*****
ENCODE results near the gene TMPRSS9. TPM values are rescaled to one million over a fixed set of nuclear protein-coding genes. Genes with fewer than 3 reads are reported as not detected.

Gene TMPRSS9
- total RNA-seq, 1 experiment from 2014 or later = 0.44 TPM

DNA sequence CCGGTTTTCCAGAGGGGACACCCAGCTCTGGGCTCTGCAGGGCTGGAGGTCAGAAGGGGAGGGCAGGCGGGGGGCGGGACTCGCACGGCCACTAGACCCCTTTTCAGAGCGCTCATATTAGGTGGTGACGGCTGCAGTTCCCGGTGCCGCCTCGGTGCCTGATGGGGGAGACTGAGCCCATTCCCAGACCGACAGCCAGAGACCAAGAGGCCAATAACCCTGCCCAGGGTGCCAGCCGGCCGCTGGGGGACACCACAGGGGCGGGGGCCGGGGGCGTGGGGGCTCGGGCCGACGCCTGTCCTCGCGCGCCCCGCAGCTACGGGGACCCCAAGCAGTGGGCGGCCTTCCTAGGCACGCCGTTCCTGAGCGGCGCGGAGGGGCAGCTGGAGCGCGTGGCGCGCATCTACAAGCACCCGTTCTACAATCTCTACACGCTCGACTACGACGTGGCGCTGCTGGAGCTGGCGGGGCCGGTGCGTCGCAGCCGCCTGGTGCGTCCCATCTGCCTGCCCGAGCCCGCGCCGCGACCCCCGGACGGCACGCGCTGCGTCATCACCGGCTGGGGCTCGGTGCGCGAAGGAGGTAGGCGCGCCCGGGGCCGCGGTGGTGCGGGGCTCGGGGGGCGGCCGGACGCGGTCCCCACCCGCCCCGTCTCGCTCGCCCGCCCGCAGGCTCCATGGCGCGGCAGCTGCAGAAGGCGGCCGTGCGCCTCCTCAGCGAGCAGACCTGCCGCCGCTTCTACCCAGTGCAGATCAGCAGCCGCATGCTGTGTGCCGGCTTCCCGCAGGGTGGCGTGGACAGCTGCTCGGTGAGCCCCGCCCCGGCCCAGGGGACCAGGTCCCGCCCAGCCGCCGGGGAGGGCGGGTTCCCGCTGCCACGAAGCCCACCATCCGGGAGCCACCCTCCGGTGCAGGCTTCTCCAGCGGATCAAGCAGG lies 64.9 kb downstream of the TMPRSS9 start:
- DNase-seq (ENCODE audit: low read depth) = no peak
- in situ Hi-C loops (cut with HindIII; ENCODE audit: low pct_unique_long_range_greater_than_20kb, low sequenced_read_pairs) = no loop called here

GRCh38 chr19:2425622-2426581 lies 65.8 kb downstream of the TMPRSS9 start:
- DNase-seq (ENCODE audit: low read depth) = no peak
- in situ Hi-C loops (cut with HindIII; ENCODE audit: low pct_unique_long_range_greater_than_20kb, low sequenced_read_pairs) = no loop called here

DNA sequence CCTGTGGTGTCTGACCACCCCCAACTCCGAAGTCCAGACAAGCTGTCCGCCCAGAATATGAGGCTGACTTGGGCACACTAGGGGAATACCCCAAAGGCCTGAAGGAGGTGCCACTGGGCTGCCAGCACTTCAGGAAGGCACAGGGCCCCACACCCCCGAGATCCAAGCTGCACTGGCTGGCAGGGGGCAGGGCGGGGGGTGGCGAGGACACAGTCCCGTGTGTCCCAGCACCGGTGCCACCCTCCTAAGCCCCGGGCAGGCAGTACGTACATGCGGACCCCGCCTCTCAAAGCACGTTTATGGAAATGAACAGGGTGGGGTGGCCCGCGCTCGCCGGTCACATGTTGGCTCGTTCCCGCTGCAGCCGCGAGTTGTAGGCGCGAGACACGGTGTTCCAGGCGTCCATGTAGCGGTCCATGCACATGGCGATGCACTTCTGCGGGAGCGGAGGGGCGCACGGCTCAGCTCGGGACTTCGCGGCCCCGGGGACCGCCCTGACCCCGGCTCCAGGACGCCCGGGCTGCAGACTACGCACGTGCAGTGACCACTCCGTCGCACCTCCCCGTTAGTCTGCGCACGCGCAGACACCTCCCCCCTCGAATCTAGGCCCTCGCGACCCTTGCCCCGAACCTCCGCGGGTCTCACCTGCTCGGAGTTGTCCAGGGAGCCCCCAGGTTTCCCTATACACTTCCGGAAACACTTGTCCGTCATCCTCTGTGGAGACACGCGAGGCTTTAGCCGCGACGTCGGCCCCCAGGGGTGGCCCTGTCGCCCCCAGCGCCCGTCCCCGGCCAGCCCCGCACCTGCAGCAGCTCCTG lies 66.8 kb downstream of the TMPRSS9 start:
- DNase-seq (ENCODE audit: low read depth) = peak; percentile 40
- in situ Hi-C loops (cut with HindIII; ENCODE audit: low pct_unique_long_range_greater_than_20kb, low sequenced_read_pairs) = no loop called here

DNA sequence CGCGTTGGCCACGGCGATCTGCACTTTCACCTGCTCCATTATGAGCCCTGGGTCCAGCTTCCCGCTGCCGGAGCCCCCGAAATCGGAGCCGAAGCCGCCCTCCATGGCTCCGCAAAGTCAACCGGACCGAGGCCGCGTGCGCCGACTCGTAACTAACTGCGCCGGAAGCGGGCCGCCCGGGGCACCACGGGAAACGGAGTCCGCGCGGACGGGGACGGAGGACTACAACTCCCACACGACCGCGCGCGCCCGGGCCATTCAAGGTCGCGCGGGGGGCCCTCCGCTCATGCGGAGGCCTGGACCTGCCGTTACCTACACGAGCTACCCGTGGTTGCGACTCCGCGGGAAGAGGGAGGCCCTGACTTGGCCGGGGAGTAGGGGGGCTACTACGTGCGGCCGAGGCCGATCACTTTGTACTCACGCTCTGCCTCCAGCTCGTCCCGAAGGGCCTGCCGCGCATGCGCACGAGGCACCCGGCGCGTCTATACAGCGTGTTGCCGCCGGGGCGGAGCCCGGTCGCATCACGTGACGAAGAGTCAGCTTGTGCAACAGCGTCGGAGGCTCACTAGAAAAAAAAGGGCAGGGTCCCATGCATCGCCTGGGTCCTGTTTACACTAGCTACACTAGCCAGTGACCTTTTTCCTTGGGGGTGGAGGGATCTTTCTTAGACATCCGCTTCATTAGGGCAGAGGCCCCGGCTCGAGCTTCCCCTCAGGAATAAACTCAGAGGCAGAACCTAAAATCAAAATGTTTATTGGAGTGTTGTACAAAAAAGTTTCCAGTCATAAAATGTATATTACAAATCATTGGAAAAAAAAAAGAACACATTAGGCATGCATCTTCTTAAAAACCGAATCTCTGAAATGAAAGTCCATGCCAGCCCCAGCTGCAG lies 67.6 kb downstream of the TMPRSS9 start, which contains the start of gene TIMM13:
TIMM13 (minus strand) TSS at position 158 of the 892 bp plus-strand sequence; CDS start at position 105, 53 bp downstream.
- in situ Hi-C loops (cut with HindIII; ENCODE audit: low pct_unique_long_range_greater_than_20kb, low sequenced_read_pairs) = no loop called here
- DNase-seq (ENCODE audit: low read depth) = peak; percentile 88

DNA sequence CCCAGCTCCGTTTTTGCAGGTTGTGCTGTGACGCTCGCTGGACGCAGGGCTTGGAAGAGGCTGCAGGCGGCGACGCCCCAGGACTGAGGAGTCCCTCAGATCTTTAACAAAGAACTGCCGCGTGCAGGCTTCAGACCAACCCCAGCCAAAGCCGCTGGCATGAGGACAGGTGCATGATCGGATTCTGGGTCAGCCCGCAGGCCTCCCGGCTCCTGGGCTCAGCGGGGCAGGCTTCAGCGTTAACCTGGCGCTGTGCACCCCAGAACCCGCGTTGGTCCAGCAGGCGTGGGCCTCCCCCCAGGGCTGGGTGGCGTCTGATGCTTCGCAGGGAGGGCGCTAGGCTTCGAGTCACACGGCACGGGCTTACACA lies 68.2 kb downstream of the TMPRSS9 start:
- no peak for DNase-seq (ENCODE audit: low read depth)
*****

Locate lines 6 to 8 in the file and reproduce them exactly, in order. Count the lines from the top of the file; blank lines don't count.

- in situ Hi-C loops (cut with HindIII; ENCODE audit: low pct_unique_long_range_greater_than_20kb, low sequenced_read_pairs) = no loop called here

GRCh38 chr19:2425622-2426581 lies 65.8 kb downstream of the TMPRSS9 start:
- DNase-seq (ENCODE audit: low read depth) = no peak